College Degree Program: Meteorology, Math
Study Abroad Program: Australia
Growing up, I always had great enthusiasm to travel and see new places. Every summer, my family and I would journey to a new place we had not seen before, most of the time by road trip so we could experience more along the way. Going on these trips, traveling to different cities, and exploring many national parks constitutes many of my fondest childhood memories. My parents knew the value of traveling as well as the joy and excitement it can bring. Because of this, I knew that while attending the University of Oklahoma, I wanted to study abroad.
Fortunately, OU prides itself on making multitudes of study abroad opportunities available to students. Through the School of Meteorology’s Exchange Program, I had the choice of studying abroad in England, Germany or Australia. Though the exchange program typically takes place during the spring semester of junior year, I had my eyes set on Australia from day one of my freshman year. The “land down under” full of kangaroos, koalas and poisonous reptiles? Sign me up.
While I was undoubtedly excited to fly all the way to the other side of the world and begin my semester-long journey, I was also nervous about venturing into an unfamiliar place. I had never traveled far on my own and definitely not to the other side of the world. I also wanted to share this experience with someone special to me. I eventually convinced my long-time girlfriend Claire to experience this journey with me, and though she was hesitant at first, she quickly became eager to explore Australia as well.
The day finally came to begin my 24-hour flight to Australia. The whole way there, questions raced through my mind: Would I make new friends there? Would I have enough time outside of school to travel? Would I get homesick? When I finally landed and got to the university after an exhausting trip, many of my fears eased. Several others staying in my dormitory were also exchange or international students. I quickly made a group of friends who lived in my hall, some of them local to Australia and some from other countries. They talked about life in their home countries compared to life in Australia, and I shared my own stories about what life in America was like. From that moment on, enthusiasm about the next few months took over.
During the first few nights in Australia, Claire and I, along with new friends we made, took to the streets of Melbourne to explore the city and see what it had to offer. We shopped around, walked through historic areas and went out for a couple of drinks when the sun went down. It was a beautiful city and it all seemed so surreal.
We then decided that we wanted to explore outside of Melbourne, and we heard of a guided trip to Sydney that was happening the first weekend of school. Though we were uncertain about it since it would require us to miss classes, we decided to just go for it since a trip to Sydney does not come around every day. It was truly a once-in-a-lifetime experience. We explored the Sydney Harbor Bridge and the iconic Opera House, and even took a nighttime boat ride in the Sydney Harbor. The city was beautiful and unforgettable.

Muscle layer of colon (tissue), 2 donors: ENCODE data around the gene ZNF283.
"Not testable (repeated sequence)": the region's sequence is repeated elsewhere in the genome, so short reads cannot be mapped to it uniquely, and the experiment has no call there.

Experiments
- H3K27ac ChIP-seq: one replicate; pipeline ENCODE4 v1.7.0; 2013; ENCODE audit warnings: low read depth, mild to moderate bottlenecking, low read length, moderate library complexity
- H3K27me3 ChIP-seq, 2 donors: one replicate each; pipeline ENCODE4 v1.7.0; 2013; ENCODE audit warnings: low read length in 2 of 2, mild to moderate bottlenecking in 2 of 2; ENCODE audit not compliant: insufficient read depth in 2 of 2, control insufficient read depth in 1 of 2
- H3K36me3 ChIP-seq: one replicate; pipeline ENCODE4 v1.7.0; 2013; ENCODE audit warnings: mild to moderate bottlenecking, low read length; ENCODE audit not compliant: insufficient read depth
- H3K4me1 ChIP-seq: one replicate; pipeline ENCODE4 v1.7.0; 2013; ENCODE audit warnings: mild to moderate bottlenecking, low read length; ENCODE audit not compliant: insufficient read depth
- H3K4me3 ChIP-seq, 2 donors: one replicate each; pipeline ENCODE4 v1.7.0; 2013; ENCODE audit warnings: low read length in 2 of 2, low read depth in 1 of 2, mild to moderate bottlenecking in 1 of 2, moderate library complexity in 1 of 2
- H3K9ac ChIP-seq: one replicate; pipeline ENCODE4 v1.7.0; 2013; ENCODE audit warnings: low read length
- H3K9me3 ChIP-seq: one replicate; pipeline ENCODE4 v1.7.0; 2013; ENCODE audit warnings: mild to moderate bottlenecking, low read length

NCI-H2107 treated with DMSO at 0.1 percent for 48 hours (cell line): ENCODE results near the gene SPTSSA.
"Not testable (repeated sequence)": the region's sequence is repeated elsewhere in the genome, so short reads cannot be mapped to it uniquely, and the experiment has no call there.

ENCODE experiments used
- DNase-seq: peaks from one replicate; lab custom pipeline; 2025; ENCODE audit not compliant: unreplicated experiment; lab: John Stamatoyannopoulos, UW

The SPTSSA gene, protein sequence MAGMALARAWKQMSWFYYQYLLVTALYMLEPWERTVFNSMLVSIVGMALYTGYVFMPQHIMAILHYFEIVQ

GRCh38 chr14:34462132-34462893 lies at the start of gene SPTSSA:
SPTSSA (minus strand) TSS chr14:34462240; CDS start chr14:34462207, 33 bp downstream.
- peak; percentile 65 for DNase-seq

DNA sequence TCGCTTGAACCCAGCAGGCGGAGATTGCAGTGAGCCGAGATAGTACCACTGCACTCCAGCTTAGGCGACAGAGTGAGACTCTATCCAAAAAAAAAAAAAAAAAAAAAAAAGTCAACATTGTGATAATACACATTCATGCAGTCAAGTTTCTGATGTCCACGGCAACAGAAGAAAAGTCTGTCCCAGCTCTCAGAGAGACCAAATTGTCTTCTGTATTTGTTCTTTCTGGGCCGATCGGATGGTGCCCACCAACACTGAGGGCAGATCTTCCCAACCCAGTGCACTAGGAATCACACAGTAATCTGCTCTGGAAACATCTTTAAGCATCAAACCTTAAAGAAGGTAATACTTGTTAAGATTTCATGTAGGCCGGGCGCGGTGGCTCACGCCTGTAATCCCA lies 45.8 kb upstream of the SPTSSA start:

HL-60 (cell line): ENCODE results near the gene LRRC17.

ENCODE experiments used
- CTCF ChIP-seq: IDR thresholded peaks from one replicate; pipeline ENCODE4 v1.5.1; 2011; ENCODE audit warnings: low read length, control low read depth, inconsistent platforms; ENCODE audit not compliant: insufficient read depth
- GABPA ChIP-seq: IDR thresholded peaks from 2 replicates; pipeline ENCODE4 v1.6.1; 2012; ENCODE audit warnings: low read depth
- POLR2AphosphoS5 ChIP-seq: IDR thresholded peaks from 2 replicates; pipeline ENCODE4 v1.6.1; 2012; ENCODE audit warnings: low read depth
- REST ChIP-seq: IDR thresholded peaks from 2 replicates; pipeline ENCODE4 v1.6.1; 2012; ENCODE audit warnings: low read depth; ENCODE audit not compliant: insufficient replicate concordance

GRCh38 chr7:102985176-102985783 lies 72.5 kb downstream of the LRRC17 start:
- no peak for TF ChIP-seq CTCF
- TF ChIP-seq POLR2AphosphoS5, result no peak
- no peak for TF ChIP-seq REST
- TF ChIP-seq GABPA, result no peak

After Sydney, I decided that we would take as many trips and explore as many places as possible. Besides, I did not fly halfway around the world just sit to in class and study for tests. Over the next few months, I went to places such as the Grampians National Park, where I got to pet wild kangaroos; the Great Ocean Road, which was filled with stunning blue ocean views; and Phillip Island, where I fed pelicans, body boarded down steep sand dunes and saw cute penguins. I took short day trips with friends to Fort Nepean, a historic fort at the very southern end of Melbourne; St. Kilda, where I rode rollercoasters and saw more penguins; and Torquay Beach, where I successfully learned to surf. With my meteorology class, I even drove to Lake Eildon for a weekend camping trip to experience the wildlife and conduct field experiments.
During spring break, Claire and I flew out to Indonesia, where my parents grew up. We spent a few days in beautiful Bali and a few days in the island of Java, experiencing and learning a completely new culture of Indonesian life. Lastly, and perhaps the pinnacle of it all, was my trip to the gateway to the Great Barrier Reef: Cairns, Australia. There I scouted the tropical rainforests, held a koala for the first time, and of course, snorkeled in the Great Barrier Reef with its plethora of aquatic life. It is impossible to describe in a short story all of the incredible experiences that I had through all my trips. Whether the experiences were with Claire, friends I made upon arriving or people I had just met, all of it was unforgettable.
Looking back at all of it now, the experience seems more than surreal. The amazing things I saw, did and experienced were beyond what I imagined before going to Australia. My enthusiasm motivated me to study abroad. It pushed me to see and travel to as many places as possible while I was there, and to experience those sights with old and new friends. Everyone expects to hold a koala and see kangaroos in Australia, but not everyone expects to camp out in the wilderness or boogie board down sand dunes. Keeping an open mind and being excited about all of it allowed me to enjoy Australia to its fullest, and I hope that I can experience it all again someday.